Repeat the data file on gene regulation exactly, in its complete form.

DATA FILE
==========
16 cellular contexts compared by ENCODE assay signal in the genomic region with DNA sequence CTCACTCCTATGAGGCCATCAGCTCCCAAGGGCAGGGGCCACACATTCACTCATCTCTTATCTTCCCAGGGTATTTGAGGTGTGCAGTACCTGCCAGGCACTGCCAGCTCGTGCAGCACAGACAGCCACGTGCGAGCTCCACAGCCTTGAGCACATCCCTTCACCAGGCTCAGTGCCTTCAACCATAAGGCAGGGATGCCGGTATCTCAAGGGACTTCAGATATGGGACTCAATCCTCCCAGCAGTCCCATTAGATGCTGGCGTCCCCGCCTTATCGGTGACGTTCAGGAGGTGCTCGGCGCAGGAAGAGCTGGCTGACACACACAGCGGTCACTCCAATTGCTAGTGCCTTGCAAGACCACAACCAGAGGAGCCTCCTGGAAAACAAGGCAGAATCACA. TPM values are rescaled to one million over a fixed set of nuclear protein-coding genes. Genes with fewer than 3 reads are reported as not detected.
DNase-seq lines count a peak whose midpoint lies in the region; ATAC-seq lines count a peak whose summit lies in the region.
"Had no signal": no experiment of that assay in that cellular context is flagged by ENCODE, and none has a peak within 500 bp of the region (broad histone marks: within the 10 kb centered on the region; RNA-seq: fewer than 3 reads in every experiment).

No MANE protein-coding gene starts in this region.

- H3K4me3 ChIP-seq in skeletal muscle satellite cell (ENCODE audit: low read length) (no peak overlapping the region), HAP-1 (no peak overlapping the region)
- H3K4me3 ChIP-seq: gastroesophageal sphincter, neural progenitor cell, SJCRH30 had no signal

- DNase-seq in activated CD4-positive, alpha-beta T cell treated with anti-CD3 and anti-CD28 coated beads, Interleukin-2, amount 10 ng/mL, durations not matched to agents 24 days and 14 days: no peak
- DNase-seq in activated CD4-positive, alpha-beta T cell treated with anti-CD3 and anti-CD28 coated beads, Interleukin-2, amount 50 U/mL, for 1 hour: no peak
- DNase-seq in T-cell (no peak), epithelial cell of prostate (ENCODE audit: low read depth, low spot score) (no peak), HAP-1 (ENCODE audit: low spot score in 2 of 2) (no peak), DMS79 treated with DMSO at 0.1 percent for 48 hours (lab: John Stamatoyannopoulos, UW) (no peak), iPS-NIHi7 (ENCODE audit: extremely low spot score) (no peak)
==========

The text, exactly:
16 cellular contexts compared by ENCODE assay signal in the genomic region with DNA sequence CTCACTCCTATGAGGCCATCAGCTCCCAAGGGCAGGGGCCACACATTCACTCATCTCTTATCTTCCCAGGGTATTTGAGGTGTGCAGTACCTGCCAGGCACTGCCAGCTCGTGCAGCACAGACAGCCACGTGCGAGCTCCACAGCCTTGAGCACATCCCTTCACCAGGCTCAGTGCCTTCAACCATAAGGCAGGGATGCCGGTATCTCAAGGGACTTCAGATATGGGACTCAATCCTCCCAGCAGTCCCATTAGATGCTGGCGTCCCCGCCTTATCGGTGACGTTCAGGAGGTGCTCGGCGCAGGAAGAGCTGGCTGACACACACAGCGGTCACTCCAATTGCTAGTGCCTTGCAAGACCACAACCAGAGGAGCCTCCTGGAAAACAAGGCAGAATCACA. TPM values are rescaled to one million over a fixed set of nuclear protein-coding genes. Genes with fewer than 3 reads are reported as not detected.
DNase-seq lines count a peak whose midpoint lies in the region; ATAC-seq lines count a peak whose summit lies in the region.
"Had no signal": no experiment of that assay in that cellular context is flagged by ENCODE, and none has a peak within 500 bp of the region (broad histone marks: within the 10 kb centered on the region; RNA-seq: fewer than 3 reads in every experiment).

No MANE protein-coding gene starts in this region.

- H3K4me3 ChIP-seq in skeletal muscle satellite cell (ENCODE audit: low read length) (no peak overlapping the region), HAP-1 (no peak overlapping the region)
- H3K4me3 ChIP-seq: gastroesophageal sphincter, neural progenitor cell, SJCRH30 had no signal

- DNase-seq in activated CD4-positive, alpha-beta T cell treated with anti-CD3 and anti-CD28 coated beads, Interleukin-2, amount 10 ng/mL, durations not matched to agents 24 days and 14 days: no peak
- DNase-seq in activated CD4-positive, alpha-beta T cell treated with anti-CD3 and anti-CD28 coated beads, Interleukin-2, amount 50 U/mL, for 1 hour: no peak
- DNase-seq in T-cell (no peak), epithelial cell of prostate (ENCODE audit: low read depth, low spot score) (no peak), HAP-1 (ENCODE audit: low spot score in 2 of 2) (no peak), DMS79 treated with DMSO at 0.1 percent for 48 hours (lab: John Stamatoyannopoulos, UW) (no peak), iPS-NIHi7 (ENCODE audit: extremely low spot score) (no peak)